"There is," says Dr. Chalmers, "a deep theology within the soul which answers to the theology taught in the Scriptures." There is not one man in gospel-illumined lands who does not know that Jesus died for him, ascended for him, and now calls for him. Every man feels, in the depths of his consciousness, that his endless destiny is suspended upon his own will in repenting of sin and willingly accepting the free gifts of pardon and regeneration through the merits of the atonement. If this is not true, then "the grace of God that bringeth salvation hath not appeared unto all men," nor is it true that the light of Jesus enlighteneth "every man that cometh into the world." Jesus was manifested to destroy the works of the devil, and the Holy Ghost was manifested "to convince the world of sin; of righteousness and of a judgment to come." Therefore the deep theology within teaches that all through Jesus Christ have the offer and the opportunity of eternal salvation. And this answers exactly to the freeness and universality of the terms of the Gospel.

Thus we evidently see that there is no election and reprobation in the deep re1igious consciousness of the world. And, Calvinian Chalmers being judge, there can be none in the Bible. "Deep calleth unto deep." The deep theology within answers to the deep theology without. And the deep theology without answers to the deep theology of universal Christian consciousness. But the foundations of Calvinism were never laid in the Bible. Not one of its five points or main features was ever, as I have noted, referred to but to be condemned and reprobated by the apostles and their successors, the fathers, for the first four hundred years of the Christian era. The foundations of Calvinism were laid by honest men in the shifting sands of a false and long-since repudiated psychology. Public opinion has chased the dogma of sovereign eternal election and reprobation out of general acceptance and respectability. Of the Scripture apparent strongholds of this tenet of Calvinism, one after another is being abandoned by the ripest and devoutest Calvinistic scholars themselves. All that is needed to keep it from embarrassing the coming generations of theologians is to dislodge it from its erroneous metaphysics. This, in love, earnestness and prayer, with a single eye to the glory of God, I have tried to accomplish.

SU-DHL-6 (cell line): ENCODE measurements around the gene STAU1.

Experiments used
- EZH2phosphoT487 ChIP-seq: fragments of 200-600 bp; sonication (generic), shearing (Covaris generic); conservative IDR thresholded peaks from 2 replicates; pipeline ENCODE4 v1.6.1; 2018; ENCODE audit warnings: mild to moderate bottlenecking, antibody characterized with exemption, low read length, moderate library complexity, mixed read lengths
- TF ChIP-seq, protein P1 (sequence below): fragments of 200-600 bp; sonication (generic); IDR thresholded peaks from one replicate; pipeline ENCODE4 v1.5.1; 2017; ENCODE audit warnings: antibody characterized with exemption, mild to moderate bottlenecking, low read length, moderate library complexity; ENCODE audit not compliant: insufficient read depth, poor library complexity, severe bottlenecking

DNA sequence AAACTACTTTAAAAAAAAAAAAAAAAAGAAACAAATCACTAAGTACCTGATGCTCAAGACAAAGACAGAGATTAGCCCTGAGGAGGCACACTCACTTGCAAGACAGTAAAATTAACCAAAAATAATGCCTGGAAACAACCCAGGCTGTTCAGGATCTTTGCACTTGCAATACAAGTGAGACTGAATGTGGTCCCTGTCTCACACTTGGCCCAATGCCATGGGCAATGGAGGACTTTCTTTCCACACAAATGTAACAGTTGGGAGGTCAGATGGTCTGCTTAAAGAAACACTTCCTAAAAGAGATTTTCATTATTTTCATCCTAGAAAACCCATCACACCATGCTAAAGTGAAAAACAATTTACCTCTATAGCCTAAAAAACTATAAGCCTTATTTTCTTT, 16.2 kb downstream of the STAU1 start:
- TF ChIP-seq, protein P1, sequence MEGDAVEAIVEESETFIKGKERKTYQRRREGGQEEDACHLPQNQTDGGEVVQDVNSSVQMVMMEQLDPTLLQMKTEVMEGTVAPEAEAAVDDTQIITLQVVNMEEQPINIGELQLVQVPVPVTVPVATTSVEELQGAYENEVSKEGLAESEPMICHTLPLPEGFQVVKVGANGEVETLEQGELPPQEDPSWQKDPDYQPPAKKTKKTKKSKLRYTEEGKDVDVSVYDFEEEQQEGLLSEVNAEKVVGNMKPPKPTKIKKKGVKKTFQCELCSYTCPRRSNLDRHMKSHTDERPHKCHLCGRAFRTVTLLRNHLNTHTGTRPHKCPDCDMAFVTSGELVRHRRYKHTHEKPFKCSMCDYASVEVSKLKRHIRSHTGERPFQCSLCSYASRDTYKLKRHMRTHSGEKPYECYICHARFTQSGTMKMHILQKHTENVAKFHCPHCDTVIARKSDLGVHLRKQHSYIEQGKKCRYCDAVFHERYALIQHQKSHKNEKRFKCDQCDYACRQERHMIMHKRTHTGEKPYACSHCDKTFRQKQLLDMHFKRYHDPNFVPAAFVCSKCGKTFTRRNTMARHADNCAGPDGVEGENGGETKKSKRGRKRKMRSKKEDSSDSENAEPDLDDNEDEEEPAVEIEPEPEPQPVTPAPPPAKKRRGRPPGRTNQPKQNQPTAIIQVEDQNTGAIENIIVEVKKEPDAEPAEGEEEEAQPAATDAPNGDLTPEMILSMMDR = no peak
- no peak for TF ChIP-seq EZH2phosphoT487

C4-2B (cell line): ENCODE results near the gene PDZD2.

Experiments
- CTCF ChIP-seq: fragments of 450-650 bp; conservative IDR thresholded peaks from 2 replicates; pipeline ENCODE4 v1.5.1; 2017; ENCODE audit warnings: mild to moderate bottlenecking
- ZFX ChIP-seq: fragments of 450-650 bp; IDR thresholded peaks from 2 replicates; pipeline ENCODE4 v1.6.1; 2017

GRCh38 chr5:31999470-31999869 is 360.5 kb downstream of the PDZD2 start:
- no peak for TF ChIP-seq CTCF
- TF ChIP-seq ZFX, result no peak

But Calvinism teaches also that, though I am not conscious that I sinned in Adam's apostasy, nevertheless I am responsible for that apostasy, and, though I am unable to repent of that sin, nevertheless its guilt is imposed upon me. I have none of Adam's personality, none of his consciousness, none of his struggles with the dark forms of sin, none of his pungent convictions for sinning in the garden, and none of his biting remorse; nevertheless I did, according to Calvinistic teachings, participate in that sin, and do now share its dreadful guilt. But, then, are not these manifest contradictions? How can I be guilty without the consent of my will, without the remorse that follows willful transgression, and without any power to repent of the sin? And how could I be guilty of the sins of one predecessor without being guilty of the sins of all predecessors? I can inherit all these consequences of Adam's sin, guilt excepted, because I am indissolubly connected with him in well-being and in destiny. If I did not inherit these guiltless consequences of Adam's wickedness the dreadful nature of sin would be greatly lessened and obscured. These disadvantages, these degrading consequences of sin, following invariably upon the whole race, constitute great restraints and educating forces upon individuals and communities. It is the impossibility that personal guilt can attach to any but a conscious violation of law that triumphantly establishes the all-important doctrine of individualism, and makes each soul a splendid unit standing in his greatness and also in his awful responsibility before the Judge Eternal. I know that I am an accountable being to be considered and treated in my pure individuality because I, and I alone, am capable of personal guilt. For myself, I am a unit in my individuality, and for the race, I am a fractional part, and must necessarily suffer or shine with it to a very large extent and as to very many particulars. Without the guiltless consequences of sin upon the race collectively, there could be no corporate unity or solidarity; and without a corporate unity of the race there could be no great world-plans carried on and up into ideal realizations. In the interpretations of these vast problems we need a vivid recognition of God's great world-purposes. For, besides his plans embracing the future and eternal existence of souls as individuals bound to account before a future tribunal, he has, doubtless, many temporal plans for our world illustrative of his wisdom and power and his other boundless resources. He seems to delight in wheels within wheels, and, indeed, infinitely varied rays of light streaming from every spoke in those wheels. But of these important distinctions both Augustine and Calvin had conceptions the most limited and confused; and these confused and meager conceptions have been perpetuated among their adherents to this hour. Dr. Dorner says: "To Augustine, Adam was a double amphibological notion which seeks to combine in thought irreconcilable factors. He taught that all Adam's posterity participated in his guilt and are liable to his punishment. He does not, therefore, think that it is unjust that heathen and unbaptized heathen should be lost. The Old Testament does not favor the rigid doctrine of original sin. The importance of this question is very great, as on its decision depends whether we are committed, to absolute predestination or whether a place remains for human freedom and human responsibility." (Page 332, vol. ii.) Calvinism rests on the bare desert of perdition for the sin of Adam. Guilt being the consciousness of having done wrong, can neither be inherited nor transmitted nor transferred. Indeed, the Calvinistic phrase, "imputed guilt," implies the innocence of him to whom guilt is imputed. The Scriptures nowhere teach that we are guilty of the sin of Adam, or that we are punished therefor. "They everywhere declare," says Dr. Wayland, "that every man is guilty simply of his own voluntary transgressions, and that the guilt of every man is to be estimated by the degree of moral light which he has voluntarily resisted." I was in Adam seminally but not individually, as the oak of to-day was in the oak of a hundred years ago.